Fellow writers. It’s time to sharpen your pencils. Tololwa Mollel, a Tanzanian–born, Edmonton-based writer, has been selected to serve as the 2023 writer-in-residence at St. Albert Public Library. The multi-award winning writer’s term takes place from mid-August to December 2023.
“We are pleased to welcome award-winning author Tololwa Mollel,” said Peter Bailey, CEO of St. Albert Public Library in an email to the Gazette. “Tololwa brings a wealth of experience in multiple writing genres to his role as regional writer-in-residence, and we’re excited to see how his skills and enthusiasm will inspire area writers of all ages and across genres.”
The Edmonton Federation of Libraries, a consortium of four libraries (Edmonton Public, Fort Saskatchewan Public, St. Albert Public and Strathcona County Library) each year selects worthy candidates for its 12-month writers-in-residence program. This year Kate Boorman will host at Edmonton Public Library while Mollel will split his time between the three smaller libraries.
In his quest to empower writers, Mollel said, “My goal as writer-in-residence is to provide writing support suited to particular needs, helping individuals to develop not only their written work, but their voices as writers...I also aim to share my passion for writing and creative work, through inclusive (writer-in-residence) programs for preschoolers, preteens, teens, adults and seniors.”
As an artist, he uses his skills as a literary writer, playwright, storyteller and performer. His resume is extensive having written radio narratives, seven plays and authored 24 internationally published children’s books in English and Swahili.
Among the most prestigious accolades for his children’s books are a Governor-General's Award for The Orphan Boy, and Writers Guild of Alberta Awards for My Rows and Piles of Coins as well as Big Boy.
Despite the numerous awards, Mollel remains a soft-spoken, humble man who credits his grandparent's oral stories of adventures, fables and anecdotes for instilling a life-long love of the printed and spoken word.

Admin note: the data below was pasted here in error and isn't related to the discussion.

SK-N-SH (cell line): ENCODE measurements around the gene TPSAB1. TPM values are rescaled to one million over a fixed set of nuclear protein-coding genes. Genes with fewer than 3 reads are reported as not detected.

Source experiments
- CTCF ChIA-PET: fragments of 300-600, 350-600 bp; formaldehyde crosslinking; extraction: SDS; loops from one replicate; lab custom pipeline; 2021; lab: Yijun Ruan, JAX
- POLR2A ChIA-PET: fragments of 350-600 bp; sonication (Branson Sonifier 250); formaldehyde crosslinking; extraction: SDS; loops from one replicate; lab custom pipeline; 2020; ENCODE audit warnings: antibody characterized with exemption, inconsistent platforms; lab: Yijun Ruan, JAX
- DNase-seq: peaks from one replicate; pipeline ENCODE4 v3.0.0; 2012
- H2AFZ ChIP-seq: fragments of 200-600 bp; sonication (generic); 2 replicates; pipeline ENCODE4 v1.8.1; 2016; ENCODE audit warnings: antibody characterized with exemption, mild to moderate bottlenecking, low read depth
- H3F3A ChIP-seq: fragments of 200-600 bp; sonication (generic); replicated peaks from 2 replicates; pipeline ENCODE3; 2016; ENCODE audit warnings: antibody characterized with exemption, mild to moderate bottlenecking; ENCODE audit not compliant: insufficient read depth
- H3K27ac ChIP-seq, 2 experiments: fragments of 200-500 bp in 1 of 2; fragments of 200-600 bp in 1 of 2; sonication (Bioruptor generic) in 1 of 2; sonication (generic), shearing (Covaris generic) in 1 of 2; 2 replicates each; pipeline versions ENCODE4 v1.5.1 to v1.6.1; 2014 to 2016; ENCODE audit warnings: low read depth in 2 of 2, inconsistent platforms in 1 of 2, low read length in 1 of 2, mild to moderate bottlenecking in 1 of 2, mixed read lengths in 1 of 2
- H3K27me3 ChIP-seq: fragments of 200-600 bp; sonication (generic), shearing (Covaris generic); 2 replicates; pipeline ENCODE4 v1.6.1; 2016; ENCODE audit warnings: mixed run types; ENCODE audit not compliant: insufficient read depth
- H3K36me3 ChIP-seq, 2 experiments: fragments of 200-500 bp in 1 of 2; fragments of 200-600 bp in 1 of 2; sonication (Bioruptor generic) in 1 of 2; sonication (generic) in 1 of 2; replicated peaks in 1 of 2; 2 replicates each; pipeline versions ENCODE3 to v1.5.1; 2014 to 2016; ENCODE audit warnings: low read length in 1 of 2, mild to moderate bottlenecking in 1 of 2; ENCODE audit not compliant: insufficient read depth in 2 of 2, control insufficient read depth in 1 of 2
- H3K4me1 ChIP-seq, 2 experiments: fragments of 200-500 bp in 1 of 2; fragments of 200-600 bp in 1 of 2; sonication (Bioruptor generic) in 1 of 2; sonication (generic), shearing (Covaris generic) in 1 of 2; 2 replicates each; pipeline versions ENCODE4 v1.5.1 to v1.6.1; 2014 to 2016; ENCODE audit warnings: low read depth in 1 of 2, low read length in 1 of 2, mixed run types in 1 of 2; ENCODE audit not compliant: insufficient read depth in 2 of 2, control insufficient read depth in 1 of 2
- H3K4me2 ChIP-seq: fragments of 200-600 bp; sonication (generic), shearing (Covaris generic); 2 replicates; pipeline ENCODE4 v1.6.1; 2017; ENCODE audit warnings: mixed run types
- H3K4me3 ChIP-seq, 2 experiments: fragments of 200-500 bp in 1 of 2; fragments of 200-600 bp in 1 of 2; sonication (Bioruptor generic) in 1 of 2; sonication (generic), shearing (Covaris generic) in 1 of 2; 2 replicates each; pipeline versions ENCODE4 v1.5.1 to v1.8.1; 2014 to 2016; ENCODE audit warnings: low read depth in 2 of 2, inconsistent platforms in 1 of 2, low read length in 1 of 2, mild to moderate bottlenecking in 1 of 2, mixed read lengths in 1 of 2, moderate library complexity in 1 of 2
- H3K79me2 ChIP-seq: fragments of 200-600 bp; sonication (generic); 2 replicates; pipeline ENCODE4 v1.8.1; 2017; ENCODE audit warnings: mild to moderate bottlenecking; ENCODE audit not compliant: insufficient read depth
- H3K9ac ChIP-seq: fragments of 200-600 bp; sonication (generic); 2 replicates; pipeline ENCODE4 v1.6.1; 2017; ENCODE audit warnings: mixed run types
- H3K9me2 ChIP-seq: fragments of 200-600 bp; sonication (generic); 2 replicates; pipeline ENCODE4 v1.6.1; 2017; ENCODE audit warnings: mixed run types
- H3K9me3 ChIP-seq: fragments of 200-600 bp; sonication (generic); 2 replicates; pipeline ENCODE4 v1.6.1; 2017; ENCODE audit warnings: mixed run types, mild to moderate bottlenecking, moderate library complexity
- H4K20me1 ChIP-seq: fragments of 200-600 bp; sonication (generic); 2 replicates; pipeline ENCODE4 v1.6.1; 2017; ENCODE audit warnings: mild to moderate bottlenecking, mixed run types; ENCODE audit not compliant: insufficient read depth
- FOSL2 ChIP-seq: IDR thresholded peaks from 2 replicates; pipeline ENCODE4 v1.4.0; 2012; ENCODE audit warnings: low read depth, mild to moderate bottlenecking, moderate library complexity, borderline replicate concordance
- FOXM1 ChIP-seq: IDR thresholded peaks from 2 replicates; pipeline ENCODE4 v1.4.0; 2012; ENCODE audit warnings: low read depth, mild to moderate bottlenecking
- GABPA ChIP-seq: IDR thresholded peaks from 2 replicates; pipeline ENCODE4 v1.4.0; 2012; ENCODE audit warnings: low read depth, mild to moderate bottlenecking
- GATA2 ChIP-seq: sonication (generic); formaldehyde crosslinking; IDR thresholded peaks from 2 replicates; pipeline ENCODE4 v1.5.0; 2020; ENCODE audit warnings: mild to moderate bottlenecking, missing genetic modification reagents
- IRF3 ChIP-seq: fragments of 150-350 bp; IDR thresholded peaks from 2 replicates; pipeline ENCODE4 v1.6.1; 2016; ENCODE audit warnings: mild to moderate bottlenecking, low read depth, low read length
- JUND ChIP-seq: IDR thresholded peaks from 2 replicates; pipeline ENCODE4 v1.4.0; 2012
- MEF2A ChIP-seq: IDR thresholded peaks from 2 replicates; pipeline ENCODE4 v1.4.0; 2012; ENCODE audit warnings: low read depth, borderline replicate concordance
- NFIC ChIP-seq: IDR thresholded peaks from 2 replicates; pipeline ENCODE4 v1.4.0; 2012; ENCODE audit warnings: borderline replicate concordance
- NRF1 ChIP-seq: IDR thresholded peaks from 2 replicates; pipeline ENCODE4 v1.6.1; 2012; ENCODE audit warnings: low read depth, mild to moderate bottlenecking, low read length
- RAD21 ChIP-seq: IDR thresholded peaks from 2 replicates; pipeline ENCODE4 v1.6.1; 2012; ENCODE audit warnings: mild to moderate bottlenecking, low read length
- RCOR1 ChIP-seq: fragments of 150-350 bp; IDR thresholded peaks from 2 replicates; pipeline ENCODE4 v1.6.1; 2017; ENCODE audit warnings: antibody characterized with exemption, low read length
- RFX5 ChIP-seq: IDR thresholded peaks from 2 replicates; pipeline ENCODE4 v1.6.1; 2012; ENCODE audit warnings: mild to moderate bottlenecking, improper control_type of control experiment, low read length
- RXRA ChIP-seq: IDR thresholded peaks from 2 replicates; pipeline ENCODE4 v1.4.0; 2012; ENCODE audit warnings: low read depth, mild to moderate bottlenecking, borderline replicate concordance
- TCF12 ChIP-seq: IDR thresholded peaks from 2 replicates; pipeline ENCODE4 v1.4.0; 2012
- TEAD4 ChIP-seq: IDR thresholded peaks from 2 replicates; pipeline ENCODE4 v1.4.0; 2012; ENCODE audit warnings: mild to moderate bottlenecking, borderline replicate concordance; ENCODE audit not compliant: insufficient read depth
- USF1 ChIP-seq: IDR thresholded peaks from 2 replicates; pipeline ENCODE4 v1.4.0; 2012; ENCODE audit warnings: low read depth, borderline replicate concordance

Born in a tiny rural town in Tanzania, Mollel lived with his parents during the early years. His father was a teacher in a bare-bones, one-room school that only had two grades. For Grade 3, the young boy was sent to live with grandparents in Arusha, a small city in Northern Tanzania.
“I had to move to my grandparents in Grade 3 and that pretty much became home. My grandparents owned a coffee farm and it was a lot of work. Everything was grown by hand: coffee, maize, beans,” he said.
Hungry for adventure and the multi-dimensional worlds found in books, Mollel became a voracious reader. Books inspired him to write and by Grades 5 and 6 he was composing his own narratives. By Grade 9, he took a leap of faith and wrote his first play to raise money for a club.
“I had never written a play, so I didn’t know how hard it was. But back then I was fearless.”
Mollel not only wrote the play, but was required to find actors and direct. To compound the problems, the lead actor quit a few weeks before the opening and Mollel stepped in to save the production.
“It was hard, but it was quite rewarding. There wasn’t a lot of theatre in Tanzania. There was more music and dance. So, people were eager to pay money to see it.”
Later at the University of Dar-es-Salaam, the young writer earned an undergraduate degree in theatre before using his skills to teach. Feeling conflicted between his academic life and his passion for writing, Mollel moved to Edmonton hoping the issue would resolve itself.
Once settled in Edmonton, the writer realized his two young children read many books.
“I started writing and sharing my stories with them. I stumbled on a writing workshop for children’s books and I was able to get in,” explained Mollel. “I wrote several stories for Cricket (Magazine). That sharpened my interest and before I knew it, I was absorbed by it.”
One book that remains consistently close to Mollel’s heart is My Rows and Piles of Coins, a story about Saruni, a young boy who is saving his precious coins to buy a bicycle to help his mother carry heavy loads to the market.
“It’s my favourite because it was so hard to get it right and it’s pretty close to my own experience. He does what I used to do for my grandparents. But I think he is more noble than I used to be,” said the author.
Mollel’s latest children’s book is Grazing Back Home, an African-inspired story book with music. In this simple, yet direct tale, drought is causing the land to dry up. To survive, Pevu, a brave boy, leaves his African rural savanna home to find work in the city.
Currently, Mollel is writing the script for a stage production at the 2023 Thousand Faces Festival.